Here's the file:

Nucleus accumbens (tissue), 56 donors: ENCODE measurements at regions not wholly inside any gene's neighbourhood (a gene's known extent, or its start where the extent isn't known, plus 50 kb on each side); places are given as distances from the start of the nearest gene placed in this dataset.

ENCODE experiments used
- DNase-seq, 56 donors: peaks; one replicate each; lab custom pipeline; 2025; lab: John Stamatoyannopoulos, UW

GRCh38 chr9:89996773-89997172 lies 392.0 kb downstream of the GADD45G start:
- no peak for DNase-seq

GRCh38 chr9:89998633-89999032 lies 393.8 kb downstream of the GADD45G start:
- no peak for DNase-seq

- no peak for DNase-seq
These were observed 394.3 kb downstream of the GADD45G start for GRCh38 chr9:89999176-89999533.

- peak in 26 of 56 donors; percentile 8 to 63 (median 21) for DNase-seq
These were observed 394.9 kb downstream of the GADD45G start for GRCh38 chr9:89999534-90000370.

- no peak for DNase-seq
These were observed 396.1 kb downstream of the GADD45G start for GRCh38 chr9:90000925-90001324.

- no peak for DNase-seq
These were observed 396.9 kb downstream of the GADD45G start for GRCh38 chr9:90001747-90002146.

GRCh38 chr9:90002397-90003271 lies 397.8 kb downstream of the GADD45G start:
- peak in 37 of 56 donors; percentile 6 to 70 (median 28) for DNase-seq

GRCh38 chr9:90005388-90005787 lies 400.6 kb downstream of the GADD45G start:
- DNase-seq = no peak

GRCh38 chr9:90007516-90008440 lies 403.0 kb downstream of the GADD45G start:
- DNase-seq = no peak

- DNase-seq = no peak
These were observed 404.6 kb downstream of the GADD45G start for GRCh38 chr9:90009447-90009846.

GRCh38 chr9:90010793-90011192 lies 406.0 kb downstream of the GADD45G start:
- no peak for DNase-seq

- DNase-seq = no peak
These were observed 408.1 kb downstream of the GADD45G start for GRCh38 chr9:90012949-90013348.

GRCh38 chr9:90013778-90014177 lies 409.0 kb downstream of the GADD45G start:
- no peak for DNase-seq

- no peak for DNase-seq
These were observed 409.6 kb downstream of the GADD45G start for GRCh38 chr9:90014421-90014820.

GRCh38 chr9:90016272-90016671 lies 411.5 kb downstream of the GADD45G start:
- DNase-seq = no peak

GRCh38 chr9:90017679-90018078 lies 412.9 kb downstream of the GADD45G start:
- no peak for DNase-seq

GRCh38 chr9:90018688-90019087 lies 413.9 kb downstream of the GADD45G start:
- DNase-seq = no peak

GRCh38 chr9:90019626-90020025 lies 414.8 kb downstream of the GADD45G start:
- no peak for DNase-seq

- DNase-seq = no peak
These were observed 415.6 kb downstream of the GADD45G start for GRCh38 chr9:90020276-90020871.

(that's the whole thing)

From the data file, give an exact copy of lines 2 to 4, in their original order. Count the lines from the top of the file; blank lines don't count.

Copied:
ENCODE experiments used
- DNase-seq, 56 donors: peaks; one replicate each; lab custom pipeline; 2025; lab: John Stamatoyannopoulos, UW

GRCh38 chr9:89996773-89997172 lies 392.0 kb downstream of the GADD45G start: